There was generally this cult of German culture among Black intellectuals like Frederick Douglass, Alain Locke, even Langston Hughes. For them, German culture and idealism stood somewhat apart from the horror of American racism. Du Bois absolutely loved Wagner: he studied in Berlin in the 1890s, went to see Wagner operas, and was transported by them. In Wagner, Du Bois saw a German artist looking back into old Nordic and Teutonic myths and making these grand new stories, and he thought Black people could do the same for their own native traditions.
All of this seems very contradictory, in terms of the assumptions that we make about Wagner. But in this period people felt very free to rework art to their own purpose. In Joyce, Wagner is part of the world of this young Irishman; in Willa Cather’s novels, he’s translated into the experiences of a young woman on the plains of Nebraska. Now we’re more cautious about that—we tend to kind of read art in terms of the immediate world of the artist and artist’s intentions. It’s been healthy to demystify Wagner, but at the same time there’s a loss when you get tied down by the biography, what the history tells you to think.
This ties to a question you raise in the book, about the agency of spectators when confronted with monstrous artists. Our response to them now is basically to jump ship as fans. That’s probably easier to do because we have so many options in the market. To what extent is Wagner’s influence shaped by economic circumstances?
Yeah, the marketplace was much more constricted, so people were stuck with Wagner, whether they liked it or not. In the early years, more than half of performances at the Metropolitan Opera in a given season were Wagner operas. And Wagner was able to undertake the insanely ambitious project of the Ring because King Ludwig II invested unthinkably huge amounts of money in art. Who could imagine being Wagner now, being able to undertake something so complicated and expect us to pay attention to it?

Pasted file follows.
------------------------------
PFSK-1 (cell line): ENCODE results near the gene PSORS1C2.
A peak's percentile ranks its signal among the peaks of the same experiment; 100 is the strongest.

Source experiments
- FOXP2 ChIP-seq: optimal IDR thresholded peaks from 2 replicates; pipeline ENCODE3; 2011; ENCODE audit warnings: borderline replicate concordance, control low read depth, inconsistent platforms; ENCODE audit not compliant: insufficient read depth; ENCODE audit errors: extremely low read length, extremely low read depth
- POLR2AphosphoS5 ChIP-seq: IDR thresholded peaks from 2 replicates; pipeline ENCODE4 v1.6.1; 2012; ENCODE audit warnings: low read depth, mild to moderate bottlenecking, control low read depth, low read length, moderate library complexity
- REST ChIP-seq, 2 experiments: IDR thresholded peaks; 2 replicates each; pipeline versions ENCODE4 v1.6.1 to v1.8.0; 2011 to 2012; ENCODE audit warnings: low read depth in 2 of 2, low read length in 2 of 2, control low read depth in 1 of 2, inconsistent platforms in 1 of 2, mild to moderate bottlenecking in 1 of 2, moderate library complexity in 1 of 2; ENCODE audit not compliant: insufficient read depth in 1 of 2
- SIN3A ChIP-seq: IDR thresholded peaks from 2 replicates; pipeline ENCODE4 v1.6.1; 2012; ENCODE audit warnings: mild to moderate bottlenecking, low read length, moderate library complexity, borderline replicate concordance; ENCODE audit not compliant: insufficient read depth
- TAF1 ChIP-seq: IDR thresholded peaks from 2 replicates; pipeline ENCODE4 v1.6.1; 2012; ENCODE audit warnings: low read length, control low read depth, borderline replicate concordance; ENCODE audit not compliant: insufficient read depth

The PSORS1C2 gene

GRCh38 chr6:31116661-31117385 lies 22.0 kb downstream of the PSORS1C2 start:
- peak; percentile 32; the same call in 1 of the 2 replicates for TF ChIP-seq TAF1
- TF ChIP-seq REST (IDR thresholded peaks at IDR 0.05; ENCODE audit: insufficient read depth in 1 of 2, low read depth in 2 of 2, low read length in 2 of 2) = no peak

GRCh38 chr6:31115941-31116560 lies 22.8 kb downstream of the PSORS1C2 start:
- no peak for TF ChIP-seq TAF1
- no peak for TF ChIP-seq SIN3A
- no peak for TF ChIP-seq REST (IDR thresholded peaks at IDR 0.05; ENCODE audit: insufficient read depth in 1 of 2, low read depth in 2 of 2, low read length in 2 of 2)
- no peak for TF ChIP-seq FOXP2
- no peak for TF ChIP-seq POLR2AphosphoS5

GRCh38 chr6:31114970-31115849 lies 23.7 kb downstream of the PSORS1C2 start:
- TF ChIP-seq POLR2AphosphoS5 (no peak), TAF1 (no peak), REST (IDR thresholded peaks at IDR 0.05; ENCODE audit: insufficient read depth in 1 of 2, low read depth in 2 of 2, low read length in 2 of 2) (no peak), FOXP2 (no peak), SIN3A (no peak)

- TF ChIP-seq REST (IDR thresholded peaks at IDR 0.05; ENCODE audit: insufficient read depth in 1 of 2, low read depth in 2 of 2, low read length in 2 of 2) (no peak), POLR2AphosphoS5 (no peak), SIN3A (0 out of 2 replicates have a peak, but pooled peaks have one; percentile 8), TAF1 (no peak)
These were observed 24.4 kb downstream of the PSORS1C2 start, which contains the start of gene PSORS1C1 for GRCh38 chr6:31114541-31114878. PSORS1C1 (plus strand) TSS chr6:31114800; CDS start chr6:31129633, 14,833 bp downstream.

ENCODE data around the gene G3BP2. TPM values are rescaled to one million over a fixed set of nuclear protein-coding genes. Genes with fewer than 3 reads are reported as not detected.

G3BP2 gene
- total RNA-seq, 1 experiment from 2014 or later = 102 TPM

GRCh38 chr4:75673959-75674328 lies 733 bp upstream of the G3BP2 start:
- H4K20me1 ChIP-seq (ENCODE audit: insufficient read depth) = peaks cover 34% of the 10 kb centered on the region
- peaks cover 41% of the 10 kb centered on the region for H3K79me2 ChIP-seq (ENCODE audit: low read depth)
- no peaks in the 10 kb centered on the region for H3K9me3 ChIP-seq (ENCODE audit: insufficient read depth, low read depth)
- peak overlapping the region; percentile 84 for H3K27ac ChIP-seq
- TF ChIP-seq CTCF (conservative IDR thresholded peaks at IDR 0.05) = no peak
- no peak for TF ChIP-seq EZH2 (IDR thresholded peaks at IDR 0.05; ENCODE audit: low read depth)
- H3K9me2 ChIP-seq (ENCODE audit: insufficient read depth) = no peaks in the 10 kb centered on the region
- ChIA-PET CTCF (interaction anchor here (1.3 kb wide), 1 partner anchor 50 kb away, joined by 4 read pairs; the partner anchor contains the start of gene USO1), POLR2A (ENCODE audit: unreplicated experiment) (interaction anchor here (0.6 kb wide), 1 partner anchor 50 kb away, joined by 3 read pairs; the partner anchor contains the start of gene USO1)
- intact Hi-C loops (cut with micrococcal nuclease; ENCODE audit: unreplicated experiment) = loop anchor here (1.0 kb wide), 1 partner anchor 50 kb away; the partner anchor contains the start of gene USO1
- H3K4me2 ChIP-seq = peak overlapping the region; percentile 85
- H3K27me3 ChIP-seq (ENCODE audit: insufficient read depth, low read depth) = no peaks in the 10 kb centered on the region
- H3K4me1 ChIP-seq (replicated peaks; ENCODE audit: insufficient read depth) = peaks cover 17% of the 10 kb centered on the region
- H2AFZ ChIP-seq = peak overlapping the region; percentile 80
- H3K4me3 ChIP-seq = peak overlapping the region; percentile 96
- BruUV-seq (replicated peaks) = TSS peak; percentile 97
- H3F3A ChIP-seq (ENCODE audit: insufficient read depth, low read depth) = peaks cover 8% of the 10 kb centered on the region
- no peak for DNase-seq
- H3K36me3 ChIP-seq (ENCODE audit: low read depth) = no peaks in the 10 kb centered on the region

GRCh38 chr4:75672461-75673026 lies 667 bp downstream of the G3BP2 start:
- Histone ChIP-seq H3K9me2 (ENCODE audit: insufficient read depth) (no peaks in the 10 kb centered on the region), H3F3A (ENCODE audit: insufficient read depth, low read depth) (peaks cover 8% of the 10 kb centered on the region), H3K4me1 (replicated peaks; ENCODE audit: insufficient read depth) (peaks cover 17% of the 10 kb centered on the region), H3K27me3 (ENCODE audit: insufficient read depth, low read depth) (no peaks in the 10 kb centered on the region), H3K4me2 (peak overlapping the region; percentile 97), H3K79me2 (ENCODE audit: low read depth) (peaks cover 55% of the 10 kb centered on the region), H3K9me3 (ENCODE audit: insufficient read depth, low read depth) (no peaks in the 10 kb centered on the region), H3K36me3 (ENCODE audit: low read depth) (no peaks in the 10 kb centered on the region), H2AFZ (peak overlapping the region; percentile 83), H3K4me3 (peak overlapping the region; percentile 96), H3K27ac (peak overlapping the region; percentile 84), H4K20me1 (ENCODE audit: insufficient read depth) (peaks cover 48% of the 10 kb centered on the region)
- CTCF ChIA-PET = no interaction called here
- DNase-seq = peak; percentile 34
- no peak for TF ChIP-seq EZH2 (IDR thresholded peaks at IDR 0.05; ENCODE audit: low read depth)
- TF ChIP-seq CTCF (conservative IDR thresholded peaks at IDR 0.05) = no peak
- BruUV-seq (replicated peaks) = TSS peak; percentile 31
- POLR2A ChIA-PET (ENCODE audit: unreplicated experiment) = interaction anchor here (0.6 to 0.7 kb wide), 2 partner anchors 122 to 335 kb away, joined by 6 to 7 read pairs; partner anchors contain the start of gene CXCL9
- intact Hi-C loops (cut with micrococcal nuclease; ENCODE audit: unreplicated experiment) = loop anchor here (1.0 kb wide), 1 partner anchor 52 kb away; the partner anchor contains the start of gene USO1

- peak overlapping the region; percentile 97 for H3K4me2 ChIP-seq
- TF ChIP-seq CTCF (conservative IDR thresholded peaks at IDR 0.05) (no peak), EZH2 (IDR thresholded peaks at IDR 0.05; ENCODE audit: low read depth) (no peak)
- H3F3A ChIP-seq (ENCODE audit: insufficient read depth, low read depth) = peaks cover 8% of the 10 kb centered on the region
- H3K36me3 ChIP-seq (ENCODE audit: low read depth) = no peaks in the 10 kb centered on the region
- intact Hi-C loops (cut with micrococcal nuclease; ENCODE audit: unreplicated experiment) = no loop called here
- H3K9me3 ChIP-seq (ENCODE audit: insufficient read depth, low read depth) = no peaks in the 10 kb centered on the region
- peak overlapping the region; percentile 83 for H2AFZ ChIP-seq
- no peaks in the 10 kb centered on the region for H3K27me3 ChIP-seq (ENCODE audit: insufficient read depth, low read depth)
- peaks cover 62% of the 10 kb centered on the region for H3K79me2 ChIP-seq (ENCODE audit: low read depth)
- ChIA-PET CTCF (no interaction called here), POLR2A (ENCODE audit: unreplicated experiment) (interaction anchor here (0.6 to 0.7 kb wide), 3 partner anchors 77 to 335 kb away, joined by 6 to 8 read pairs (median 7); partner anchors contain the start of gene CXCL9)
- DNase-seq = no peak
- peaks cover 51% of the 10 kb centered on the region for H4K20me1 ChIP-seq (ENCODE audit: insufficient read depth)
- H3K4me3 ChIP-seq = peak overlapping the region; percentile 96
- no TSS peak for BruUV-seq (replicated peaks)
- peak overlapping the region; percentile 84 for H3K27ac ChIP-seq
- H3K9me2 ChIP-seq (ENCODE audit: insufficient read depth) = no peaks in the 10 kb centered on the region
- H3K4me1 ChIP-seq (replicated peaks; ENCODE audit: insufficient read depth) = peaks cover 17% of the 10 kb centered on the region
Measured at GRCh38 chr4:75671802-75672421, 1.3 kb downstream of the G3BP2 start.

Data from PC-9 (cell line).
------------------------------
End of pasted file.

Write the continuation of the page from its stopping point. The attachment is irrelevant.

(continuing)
At the same time, Wagner was in a highly commercial marketplace for music, and he was actually really good at branding and merchandising and creating these little slogans and catchphrases.
Yeah, how did Wagner contribute to modern publicity techniques?
When the Bayreuth Festival [an annual festival of Wagner performances] opened in 1876, the propaganda—including the bombastic press releases, essentially, that Nietzsche was writing—was that people would enter into this pure artistic universe and have this incredibly profound experience away from daily city life. Instead, this festival is full of high society people jabbering at each other, people gobbling bratwurst. There was all this merchandising—beer mugs and placemats and cigar boxes. Eventually there was a Rheingold bathtub, where you could rock back and forth like a Rhinemaiden. And he was good at catchphrases as the equivalent of hashtags. You still see the words “Gesamtkunstwerk” and “leitmotif” popping up everywhere—people love to reach for this big Wagnerian word for affirmation. And he knew that the best way to keep his name in circulation is to create controversy.